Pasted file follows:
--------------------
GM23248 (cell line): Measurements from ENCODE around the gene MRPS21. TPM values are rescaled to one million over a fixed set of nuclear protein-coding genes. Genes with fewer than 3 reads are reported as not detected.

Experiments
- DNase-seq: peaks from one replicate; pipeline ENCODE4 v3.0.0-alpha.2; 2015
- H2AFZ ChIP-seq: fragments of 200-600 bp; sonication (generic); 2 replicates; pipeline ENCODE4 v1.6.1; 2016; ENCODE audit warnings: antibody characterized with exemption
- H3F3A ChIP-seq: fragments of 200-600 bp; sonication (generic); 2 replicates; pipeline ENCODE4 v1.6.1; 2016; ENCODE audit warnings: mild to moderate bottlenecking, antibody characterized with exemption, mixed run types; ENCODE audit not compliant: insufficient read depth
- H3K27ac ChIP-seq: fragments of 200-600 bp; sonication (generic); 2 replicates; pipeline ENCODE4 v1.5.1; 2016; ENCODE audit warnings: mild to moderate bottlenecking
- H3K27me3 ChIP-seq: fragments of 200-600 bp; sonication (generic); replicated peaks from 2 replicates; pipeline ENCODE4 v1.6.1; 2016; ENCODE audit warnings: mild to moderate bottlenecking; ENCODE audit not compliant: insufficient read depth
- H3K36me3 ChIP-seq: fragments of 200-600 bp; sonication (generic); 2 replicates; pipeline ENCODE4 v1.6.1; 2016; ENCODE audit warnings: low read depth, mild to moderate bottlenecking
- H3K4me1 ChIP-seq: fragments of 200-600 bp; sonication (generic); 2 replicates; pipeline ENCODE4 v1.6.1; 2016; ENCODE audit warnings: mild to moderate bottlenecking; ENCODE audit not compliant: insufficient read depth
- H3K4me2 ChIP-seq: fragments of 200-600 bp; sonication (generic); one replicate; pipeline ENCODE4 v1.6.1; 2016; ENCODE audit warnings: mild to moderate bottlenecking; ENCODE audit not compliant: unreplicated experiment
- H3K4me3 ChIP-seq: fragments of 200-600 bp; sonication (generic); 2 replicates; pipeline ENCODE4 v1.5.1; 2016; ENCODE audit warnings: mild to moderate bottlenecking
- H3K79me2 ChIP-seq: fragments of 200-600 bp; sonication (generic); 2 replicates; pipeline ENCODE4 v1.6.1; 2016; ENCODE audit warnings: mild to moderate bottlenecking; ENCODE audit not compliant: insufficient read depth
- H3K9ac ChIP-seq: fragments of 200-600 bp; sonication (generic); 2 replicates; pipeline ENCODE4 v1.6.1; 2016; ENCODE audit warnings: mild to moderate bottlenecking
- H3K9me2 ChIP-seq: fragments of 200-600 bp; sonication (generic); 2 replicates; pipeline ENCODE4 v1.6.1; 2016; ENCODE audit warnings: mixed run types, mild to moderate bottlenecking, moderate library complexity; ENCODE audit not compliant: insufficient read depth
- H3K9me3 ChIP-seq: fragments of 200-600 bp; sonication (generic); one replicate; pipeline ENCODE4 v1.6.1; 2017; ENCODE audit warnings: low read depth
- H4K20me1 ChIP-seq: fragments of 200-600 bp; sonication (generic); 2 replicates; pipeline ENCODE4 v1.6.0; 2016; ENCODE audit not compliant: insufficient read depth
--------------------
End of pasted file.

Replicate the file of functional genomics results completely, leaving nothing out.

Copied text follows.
GM23248 (cell line): Measurements from ENCODE around the gene MRPS21. TPM values are rescaled to one million over a fixed set of nuclear protein-coding genes. Genes with fewer than 3 reads are reported as not detected.

Experiments
- DNase-seq: peaks from one replicate; pipeline ENCODE4 v3.0.0-alpha.2; 2015
- H2AFZ ChIP-seq: fragments of 200-600 bp; sonication (generic); 2 replicates; pipeline ENCODE4 v1.6.1; 2016; ENCODE audit warnings: antibody characterized with exemption
- H3F3A ChIP-seq: fragments of 200-600 bp; sonication (generic); 2 replicates; pipeline ENCODE4 v1.6.1; 2016; ENCODE audit warnings: mild to moderate bottlenecking, antibody characterized with exemption, mixed run types; ENCODE audit not compliant: insufficient read depth
- H3K27ac ChIP-seq: fragments of 200-600 bp; sonication (generic); 2 replicates; pipeline ENCODE4 v1.5.1; 2016; ENCODE audit warnings: mild to moderate bottlenecking
- H3K27me3 ChIP-seq: fragments of 200-600 bp; sonication (generic); replicated peaks from 2 replicates; pipeline ENCODE4 v1.6.1; 2016; ENCODE audit warnings: mild to moderate bottlenecking; ENCODE audit not compliant: insufficient read depth
- H3K36me3 ChIP-seq: fragments of 200-600 bp; sonication (generic); 2 replicates; pipeline ENCODE4 v1.6.1; 2016; ENCODE audit warnings: low read depth, mild to moderate bottlenecking
- H3K4me1 ChIP-seq: fragments of 200-600 bp; sonication (generic); 2 replicates; pipeline ENCODE4 v1.6.1; 2016; ENCODE audit warnings: mild to moderate bottlenecking; ENCODE audit not compliant: insufficient read depth
- H3K4me2 ChIP-seq: fragments of 200-600 bp; sonication (generic); one replicate; pipeline ENCODE4 v1.6.1; 2016; ENCODE audit warnings: mild to moderate bottlenecking; ENCODE audit not compliant: unreplicated experiment
- H3K4me3 ChIP-seq: fragments of 200-600 bp; sonication (generic); 2 replicates; pipeline ENCODE4 v1.5.1; 2016; ENCODE audit warnings: mild to moderate bottlenecking
- H3K79me2 ChIP-seq: fragments of 200-600 bp; sonication (generic); 2 replicates; pipeline ENCODE4 v1.6.1; 2016; ENCODE audit warnings: mild to moderate bottlenecking; ENCODE audit not compliant: insufficient read depth
- H3K9ac ChIP-seq: fragments of 200-600 bp; sonication (generic); 2 replicates; pipeline ENCODE4 v1.6.1; 2016; ENCODE audit warnings: mild to moderate bottlenecking
- H3K9me2 ChIP-seq: fragments of 200-600 bp; sonication (generic); 2 replicates; pipeline ENCODE4 v1.6.1; 2016; ENCODE audit warnings: mixed run types, mild to moderate bottlenecking, moderate library complexity; ENCODE audit not compliant: insufficient read depth
- H3K9me3 ChIP-seq: fragments of 200-600 bp; sonication (generic); one replicate; pipeline ENCODE4 v1.6.1; 2017; ENCODE audit warnings: low read depth
- H4K20me1 ChIP-seq: fragments of 200-600 bp; sonication (generic); 2 replicates; pipeline ENCODE4 v1.6.0; 2016; ENCODE audit not compliant: insufficient read depth